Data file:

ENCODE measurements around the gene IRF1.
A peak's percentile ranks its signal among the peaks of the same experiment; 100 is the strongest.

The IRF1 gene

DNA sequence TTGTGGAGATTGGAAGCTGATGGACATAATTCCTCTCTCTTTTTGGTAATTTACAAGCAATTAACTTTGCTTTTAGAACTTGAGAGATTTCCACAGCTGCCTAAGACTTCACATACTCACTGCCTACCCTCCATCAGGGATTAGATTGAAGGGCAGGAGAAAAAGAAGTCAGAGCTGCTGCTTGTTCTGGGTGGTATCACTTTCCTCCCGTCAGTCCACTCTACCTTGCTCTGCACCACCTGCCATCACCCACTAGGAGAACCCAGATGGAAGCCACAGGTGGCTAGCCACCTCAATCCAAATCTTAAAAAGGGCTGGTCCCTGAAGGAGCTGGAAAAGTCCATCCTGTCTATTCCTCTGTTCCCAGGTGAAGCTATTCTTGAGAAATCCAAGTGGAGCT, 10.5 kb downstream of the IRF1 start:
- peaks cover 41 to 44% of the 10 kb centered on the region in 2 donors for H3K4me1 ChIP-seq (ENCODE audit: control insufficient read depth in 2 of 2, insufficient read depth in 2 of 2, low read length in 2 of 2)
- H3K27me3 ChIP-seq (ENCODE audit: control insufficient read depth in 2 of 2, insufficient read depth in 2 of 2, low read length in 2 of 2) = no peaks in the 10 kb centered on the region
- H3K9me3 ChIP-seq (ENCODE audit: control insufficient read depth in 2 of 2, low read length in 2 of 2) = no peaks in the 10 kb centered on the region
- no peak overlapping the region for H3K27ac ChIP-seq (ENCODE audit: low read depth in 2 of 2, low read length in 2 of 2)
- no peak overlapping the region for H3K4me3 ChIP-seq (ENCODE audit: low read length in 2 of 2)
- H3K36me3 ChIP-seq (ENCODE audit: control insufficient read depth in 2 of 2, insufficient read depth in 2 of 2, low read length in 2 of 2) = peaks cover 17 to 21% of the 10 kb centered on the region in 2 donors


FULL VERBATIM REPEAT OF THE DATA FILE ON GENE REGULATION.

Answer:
ENCODE measurements around the gene IRF1.
A peak's percentile ranks its signal among the peaks of the same experiment; 100 is the strongest.

The IRF1 gene

DNA sequence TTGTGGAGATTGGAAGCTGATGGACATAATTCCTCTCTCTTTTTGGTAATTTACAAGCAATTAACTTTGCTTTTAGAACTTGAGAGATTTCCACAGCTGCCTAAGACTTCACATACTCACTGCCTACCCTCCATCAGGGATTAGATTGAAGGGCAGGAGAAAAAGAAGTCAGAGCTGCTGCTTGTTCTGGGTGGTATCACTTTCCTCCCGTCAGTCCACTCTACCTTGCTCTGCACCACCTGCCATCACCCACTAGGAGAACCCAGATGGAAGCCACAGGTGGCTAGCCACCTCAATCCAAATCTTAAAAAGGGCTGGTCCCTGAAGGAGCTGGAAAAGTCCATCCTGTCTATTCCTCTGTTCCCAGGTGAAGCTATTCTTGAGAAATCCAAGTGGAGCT, 10.5 kb downstream of the IRF1 start:
- peaks cover 41 to 44% of the 10 kb centered on the region in 2 donors for H3K4me1 ChIP-seq (ENCODE audit: control insufficient read depth in 2 of 2, insufficient read depth in 2 of 2, low read length in 2 of 2)
- H3K27me3 ChIP-seq (ENCODE audit: control insufficient read depth in 2 of 2, insufficient read depth in 2 of 2, low read length in 2 of 2) = no peaks in the 10 kb centered on the region
- H3K9me3 ChIP-seq (ENCODE audit: control insufficient read depth in 2 of 2, low read length in 2 of 2) = no peaks in the 10 kb centered on the region
- no peak overlapping the region for H3K27ac ChIP-seq (ENCODE audit: low read depth in 2 of 2, low read length in 2 of 2)
- no peak overlapping the region for H3K4me3 ChIP-seq (ENCODE audit: low read length in 2 of 2)
- H3K36me3 ChIP-seq (ENCODE audit: control insufficient read depth in 2 of 2, insufficient read depth in 2 of 2, low read length in 2 of 2) = peaks cover 17 to 21% of the 10 kb centered on the region in 2 donors